Over mountains and through valleys, The LeMoyne-Owen College has endured all types of financial, social and economic terrain. Today – after 150 years of weathering storms – faculty, students and alums agree that the college is strong as it breaks ground toward continued growth and improvement.
A story that began with society's "least of these" in 1862, LeMoyne-Owen – operating under a different name – was a school and safe house for runaway slaves and freedmen. After moving to Memphis in 1863, the institution experienced one of its first setbacks when a fire consumed it during race riots. Conflict and civil unrest remained after the withdrawal of federal troops in 1866, but the college – then called Lincoln Chapel – was rebuilt and reopened its doors in 1867 with 150 students and six teachers.
A "Sea of Blue" procession in honor of slain Memphis Police Department Officer Martoiya Lang will begin at 5:30 p.m. today.
The procession of Memphis Police Department vehicles will depart from the 2600 block of Hollywood, heading south to eastbound Interstate 40 to Walnut Grove and will end up at Hope Presbyterian Church.
This was not the 1980's television hit "The Cosby Show," where the problems of the central characters were solved in 30 minutes or less. This father was not a doctor who was married to a lawyer living in a spacious brownstone with five kids in tow but never a mention of a late bill.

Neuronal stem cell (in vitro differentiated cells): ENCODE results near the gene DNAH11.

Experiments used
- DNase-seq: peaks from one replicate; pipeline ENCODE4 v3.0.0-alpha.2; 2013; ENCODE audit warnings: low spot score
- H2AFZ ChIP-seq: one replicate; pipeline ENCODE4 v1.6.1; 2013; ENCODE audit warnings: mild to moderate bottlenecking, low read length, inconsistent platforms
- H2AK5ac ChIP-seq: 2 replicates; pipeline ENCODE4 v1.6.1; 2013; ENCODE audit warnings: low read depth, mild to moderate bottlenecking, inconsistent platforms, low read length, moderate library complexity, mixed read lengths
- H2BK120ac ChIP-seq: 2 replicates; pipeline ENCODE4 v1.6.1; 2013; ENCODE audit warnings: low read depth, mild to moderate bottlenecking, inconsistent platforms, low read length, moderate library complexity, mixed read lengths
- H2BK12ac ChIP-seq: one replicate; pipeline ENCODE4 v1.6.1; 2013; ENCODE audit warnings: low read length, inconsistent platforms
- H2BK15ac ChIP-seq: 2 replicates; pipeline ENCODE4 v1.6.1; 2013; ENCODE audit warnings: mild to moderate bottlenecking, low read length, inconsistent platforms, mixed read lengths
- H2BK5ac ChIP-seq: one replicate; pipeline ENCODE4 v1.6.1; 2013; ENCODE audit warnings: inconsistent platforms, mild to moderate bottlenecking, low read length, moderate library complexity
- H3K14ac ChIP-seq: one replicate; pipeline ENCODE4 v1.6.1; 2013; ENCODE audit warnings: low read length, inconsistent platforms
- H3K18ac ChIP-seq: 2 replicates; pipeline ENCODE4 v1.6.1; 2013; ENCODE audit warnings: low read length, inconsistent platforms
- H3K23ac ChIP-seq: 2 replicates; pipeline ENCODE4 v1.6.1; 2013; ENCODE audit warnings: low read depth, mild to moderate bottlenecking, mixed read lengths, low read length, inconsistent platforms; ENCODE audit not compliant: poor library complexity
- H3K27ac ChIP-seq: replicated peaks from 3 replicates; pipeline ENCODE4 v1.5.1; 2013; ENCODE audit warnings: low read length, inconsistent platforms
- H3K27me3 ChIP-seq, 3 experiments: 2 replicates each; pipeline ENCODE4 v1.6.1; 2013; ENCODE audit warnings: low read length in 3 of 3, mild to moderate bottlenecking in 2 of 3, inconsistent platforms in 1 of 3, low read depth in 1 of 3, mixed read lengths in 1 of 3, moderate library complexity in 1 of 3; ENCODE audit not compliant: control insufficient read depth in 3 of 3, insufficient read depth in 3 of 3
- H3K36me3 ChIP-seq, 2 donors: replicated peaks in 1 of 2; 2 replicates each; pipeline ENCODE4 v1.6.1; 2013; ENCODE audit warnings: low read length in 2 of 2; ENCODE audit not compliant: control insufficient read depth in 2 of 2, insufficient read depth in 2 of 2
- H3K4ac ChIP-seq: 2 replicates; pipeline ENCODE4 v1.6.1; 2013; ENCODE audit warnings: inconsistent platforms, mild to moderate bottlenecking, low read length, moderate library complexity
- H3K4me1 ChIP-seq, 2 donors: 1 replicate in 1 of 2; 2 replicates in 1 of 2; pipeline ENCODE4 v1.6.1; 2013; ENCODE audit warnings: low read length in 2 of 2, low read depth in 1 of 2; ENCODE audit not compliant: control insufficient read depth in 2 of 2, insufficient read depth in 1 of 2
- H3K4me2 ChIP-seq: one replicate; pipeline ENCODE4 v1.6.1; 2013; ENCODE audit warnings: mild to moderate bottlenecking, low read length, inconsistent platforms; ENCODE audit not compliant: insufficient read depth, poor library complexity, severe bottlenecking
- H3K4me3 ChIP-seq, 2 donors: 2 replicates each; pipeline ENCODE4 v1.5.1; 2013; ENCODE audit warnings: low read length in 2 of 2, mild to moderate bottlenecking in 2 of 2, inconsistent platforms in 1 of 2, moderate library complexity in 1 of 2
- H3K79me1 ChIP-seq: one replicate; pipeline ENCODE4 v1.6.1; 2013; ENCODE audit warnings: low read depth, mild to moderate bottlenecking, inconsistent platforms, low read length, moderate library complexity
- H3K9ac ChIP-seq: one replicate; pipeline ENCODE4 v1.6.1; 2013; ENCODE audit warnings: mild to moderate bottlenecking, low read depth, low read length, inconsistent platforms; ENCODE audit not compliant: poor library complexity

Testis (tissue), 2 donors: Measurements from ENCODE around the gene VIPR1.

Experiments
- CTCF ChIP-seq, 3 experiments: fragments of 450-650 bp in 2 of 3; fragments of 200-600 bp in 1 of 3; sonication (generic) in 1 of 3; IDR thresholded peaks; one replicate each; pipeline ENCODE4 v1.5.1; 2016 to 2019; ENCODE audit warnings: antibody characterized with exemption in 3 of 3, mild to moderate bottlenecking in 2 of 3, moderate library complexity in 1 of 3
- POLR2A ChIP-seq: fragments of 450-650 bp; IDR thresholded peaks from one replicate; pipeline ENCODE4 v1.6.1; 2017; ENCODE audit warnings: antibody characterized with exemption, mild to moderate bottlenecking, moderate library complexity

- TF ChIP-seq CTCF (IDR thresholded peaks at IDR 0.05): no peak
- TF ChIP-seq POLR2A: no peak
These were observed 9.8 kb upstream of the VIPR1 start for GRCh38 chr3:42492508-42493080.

Interviewing Gary Greer about the often-stressful times of putting his daughter, Amber, through college was more like reality TV.
David Pickler was a late arrival to Tuesday's Unified School Board meeting. Martavius Jones had been keeping an eye out for him, having concluded that he could not go forward with what is being a labeled a "bombshell" if his fellow board member was not present.
"There is no way that I can make these assertions without him being present," Jones said Wednesday in an interview with The New Tri-State Defender. "I would have waited until the next meeting."
A new website with updates on the Memphis Aerotropolis Master Plan is up and running.
The Aerotropolis Master Plan focuses on a 50-square mile study area surrounding the Memphis International Airport called Airport City. The Airport City area encompasses some of the city's struggling businesses, neighborhoods, and commercial and retail centers.
NASHVILLE – The National Black Caucus of State Legislators (NBCSL) will be led by Tennessee Rep. Joe Armstrong (D-Knoxville), who will serve as president of the organization over the next two years.
Joining Armstrong in leading the group will be Rep. Karen Camper (D-Memphis) who will continue to serve as Region IV Chair (Ky., Tenn., Va., and W.Va.), as well as Rep. Brenda Gilmore and Rep. Johnny Shaw, who will serve as Executive Committee members at-large. Allyson Sneed, legislative assistant to Rep. Shaw, will serve as chair of the staff organization.
Women from myriad walks of life in many shades of blue gathered at First Baptist Church-Broad Street on Tuesday in remembrance of slain Memphis Police Officer Martoiya Lang, the first female MPD officer killed in the line of duty.
They are part of a new campaign – We Bleed Blue – put together, in part, to raise funds to help assist Lang's four daughters, who range in age from 2-14 years of age. The campaign's organizers feature Ruby Wharton, partner in The Wharton law firm and wife of Memphis Mayor AC Wharton Jr.; former Shelby County Commission Chair Deidre Malone; Shelby County Dist. Atty. Amy Weirich; former Memphis City Council member TaJuan Stout Mitchell; and National Democratic Committee Member Gale Jones Carson.